Business and Enterprise
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A privileged account is a user account at an organization that has elevated privileges, meaning it has permissions and access rights to an organization’s systems, databases, applications and network infrastructure that a majority of other users do not. It’s important to note that not all privileged accounts are used by humans. For example, service accounts are privileged accounts used by applications.
Due to the elevated privileges on these accounts, privileged users are often able to perform administrative and sensitive tasks, such as deprovisioning users. If the wrong person were to gain access to a privileged account, or if the account was misused, it could negatively impact an organization’s security.
Read on to learn more about privileged accounts and the importance of securing them.
Unlike privileged accounts, non-privileged accounts don’t have elevated privileges meaning they don’t have access to privileged systems and data. Privileged accounts are allowed to do more things than non-privileged accounts because of these elevated privileges and access rights. For example, non-privileged accounts don’t have access to information such as the Personally Identifiable Information (PII) of employees and customers. PII includes confidential details like home addresses, social security numbers, credit card details and more.
Some accounts that are considered non-privileged include standard user accounts and guest accounts since they are given limited access to systems and data.
Some accounts that are considered privileged accounts within an organization include the following:
Privileged accounts are the accounts most targeted by threat actors, which is why it’s important organizations take the necessary steps to secure them from cyber attacks. According to Verizon’s 2022 Data Breach Investigations Report, 74% of breaches involved access to a privileged account.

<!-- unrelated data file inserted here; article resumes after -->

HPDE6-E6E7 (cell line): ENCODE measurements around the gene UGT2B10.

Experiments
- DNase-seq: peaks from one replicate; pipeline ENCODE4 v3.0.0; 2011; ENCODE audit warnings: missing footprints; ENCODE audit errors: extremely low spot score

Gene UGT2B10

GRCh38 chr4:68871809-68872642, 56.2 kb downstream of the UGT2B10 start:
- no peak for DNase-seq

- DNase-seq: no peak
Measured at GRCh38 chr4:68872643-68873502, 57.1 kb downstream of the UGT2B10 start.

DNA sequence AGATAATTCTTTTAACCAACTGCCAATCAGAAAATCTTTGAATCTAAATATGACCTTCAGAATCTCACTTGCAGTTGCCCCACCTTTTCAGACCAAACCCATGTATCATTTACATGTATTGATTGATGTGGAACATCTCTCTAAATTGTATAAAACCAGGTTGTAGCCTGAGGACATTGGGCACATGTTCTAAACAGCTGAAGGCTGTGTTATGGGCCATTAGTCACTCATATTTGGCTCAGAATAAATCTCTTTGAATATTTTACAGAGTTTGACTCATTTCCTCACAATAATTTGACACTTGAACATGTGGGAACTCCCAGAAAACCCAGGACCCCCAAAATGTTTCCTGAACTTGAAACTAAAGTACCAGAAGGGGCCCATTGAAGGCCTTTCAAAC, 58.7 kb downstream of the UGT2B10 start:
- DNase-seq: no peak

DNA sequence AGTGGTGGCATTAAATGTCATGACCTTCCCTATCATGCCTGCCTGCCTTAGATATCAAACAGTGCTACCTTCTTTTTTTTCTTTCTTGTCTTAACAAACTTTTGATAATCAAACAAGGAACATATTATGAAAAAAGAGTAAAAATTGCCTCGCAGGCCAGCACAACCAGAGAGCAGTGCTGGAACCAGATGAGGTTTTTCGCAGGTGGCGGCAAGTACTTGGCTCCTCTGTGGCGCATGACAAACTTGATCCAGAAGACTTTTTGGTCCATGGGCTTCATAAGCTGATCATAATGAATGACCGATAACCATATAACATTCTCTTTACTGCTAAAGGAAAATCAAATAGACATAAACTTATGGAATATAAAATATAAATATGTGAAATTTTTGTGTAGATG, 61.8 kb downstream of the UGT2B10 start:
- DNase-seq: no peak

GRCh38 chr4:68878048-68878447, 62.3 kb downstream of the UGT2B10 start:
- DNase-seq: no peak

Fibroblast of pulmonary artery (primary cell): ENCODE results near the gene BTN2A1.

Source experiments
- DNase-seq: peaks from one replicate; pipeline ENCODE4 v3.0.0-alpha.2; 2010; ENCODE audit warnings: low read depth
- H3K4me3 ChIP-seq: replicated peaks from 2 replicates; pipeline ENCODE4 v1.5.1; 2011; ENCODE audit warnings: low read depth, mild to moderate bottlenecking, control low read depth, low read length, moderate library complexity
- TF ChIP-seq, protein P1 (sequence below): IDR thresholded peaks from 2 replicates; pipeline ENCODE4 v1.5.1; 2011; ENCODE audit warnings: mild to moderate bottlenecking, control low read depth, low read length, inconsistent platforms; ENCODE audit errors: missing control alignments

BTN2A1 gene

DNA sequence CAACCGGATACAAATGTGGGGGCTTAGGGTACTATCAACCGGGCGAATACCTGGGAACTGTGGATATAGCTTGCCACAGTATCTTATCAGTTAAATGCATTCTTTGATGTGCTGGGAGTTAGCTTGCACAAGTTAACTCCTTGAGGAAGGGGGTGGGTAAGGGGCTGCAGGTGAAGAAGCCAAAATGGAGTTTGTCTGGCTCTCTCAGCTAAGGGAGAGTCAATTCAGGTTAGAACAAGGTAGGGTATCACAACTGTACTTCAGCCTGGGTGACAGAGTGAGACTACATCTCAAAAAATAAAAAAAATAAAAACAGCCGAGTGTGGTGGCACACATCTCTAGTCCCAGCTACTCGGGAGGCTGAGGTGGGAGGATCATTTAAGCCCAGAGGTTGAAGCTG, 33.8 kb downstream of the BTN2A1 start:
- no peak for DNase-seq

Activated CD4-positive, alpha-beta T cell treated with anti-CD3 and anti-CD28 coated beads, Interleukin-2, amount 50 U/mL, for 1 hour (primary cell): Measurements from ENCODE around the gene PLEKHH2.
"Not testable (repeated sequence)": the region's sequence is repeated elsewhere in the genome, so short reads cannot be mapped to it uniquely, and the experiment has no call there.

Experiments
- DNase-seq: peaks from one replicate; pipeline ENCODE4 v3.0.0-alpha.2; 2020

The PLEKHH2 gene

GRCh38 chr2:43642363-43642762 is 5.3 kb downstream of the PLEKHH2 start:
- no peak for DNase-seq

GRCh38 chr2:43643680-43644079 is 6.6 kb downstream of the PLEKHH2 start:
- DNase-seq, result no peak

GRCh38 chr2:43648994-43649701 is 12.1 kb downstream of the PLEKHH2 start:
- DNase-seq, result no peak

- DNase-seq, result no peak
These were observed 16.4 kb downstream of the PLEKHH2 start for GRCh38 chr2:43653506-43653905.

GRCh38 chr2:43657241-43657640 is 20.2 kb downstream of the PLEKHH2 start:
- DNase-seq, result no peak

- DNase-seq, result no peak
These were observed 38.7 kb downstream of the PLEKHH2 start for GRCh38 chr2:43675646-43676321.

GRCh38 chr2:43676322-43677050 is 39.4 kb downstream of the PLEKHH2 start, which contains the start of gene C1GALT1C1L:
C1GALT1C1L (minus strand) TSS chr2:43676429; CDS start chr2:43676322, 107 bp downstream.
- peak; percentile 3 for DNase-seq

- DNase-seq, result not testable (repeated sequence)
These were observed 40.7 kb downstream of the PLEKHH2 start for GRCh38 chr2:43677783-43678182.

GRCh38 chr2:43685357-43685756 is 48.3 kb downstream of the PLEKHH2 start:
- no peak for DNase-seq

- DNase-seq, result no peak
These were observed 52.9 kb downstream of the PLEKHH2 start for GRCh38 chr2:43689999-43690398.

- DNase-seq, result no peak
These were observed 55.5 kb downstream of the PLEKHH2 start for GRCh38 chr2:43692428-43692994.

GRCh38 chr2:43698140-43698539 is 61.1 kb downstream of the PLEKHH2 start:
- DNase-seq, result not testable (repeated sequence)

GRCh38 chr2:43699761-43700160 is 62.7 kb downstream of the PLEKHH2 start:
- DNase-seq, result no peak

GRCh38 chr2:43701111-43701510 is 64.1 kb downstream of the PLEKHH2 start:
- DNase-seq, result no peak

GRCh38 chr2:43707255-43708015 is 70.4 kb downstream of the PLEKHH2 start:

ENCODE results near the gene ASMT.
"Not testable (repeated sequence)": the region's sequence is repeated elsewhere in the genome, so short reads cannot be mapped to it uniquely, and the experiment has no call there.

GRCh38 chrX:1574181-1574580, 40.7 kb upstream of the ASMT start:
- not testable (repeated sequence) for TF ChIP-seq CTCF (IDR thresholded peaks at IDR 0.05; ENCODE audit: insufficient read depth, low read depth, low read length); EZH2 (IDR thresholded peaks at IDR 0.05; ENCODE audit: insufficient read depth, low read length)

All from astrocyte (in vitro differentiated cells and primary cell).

If a threat actor were to successfully target an organization’s privileged accounts that are left unsecured, it would lead to the following:
The aftermath of a cyber attack is especially devastating for Small and Medium-Sized Businesses (SMBs) and often results in them going out of business. Keeper’s report revealed only half of SMBs survive at least five years after experiencing a cyber attack.
It’s important that organizations implement cybersecurity solutions, especially when it comes to protecting privileged information and accounts, since they are the most targeted and contain an organization’s most valuable assets.
The best way for organizations to manage and secure access to privileged accounts is with a Privileged Access Management (PAM) solution. Privileged access management refers to how organizations manage and secure accounts that have access to highly sensitive systems and data. Without a PAM solution, organizations have no visibility into who has access to privileged accounts, meaning some users may have access to accounts they don’t need to do their jobs. This poses a major security risk that can lead to data breaches.
PAM solution aids IT administrators in enforcing the Principle of Least Privilege (PoLP) which is a cybersecurity concept where users are only given access to the information and systems they need to do their jobs and no more. With a PAM solution, organizations are able to enforce the PoLP through the use of Role-Based Access Controls (RBAC), which reduces an organization’s attack surface, minimizes insider threats and improves compliance. In the long run, PAM solutions save organizations millions of dollars since they minimize the impact of successful cyber attacks and reduce overall risk.
PAM solutions also aid organizations in securing privileged accounts through the use of Enterprise Password Management (EPM). EPM aids IT administrators in enforcing the use of strong passwords and Multi-Factor Authentication (MFA) on privileged accounts. Even in the event of a breach, strong passwords and MFA would prevent threat actors from being able to access a privileged account successfully.